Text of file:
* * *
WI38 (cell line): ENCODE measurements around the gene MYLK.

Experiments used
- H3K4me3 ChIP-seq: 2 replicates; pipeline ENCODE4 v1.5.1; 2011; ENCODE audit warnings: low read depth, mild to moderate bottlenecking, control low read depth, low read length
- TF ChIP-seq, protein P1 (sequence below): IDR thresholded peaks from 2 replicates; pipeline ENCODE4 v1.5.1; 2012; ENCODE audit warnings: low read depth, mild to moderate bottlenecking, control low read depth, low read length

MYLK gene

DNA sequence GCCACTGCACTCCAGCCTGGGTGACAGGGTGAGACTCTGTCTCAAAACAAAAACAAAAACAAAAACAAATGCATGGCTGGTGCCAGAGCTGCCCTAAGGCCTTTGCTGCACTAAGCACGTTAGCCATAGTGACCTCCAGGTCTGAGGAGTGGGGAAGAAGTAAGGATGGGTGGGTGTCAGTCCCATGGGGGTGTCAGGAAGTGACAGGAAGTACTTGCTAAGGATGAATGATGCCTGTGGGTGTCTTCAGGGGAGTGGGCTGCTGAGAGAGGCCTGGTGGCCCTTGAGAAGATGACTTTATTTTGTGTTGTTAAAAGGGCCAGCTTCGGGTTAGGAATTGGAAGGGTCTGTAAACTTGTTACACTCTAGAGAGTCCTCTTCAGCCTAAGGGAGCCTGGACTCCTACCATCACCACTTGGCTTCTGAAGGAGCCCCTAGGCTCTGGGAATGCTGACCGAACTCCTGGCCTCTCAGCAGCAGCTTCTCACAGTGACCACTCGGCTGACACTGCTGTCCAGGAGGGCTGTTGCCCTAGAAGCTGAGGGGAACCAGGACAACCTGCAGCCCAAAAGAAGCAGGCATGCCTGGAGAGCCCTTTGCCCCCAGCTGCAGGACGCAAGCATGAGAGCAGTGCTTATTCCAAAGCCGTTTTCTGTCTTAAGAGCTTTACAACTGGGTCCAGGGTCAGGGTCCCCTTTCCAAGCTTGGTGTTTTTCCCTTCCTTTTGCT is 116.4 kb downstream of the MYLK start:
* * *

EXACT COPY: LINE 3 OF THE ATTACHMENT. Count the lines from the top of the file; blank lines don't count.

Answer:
- H3K4me3 ChIP-seq: 2 replicates; pipeline ENCODE4 v1.5.1; 2011; ENCODE audit warnings: low read depth, mild to moderate bottlenecking, control low read depth, low read length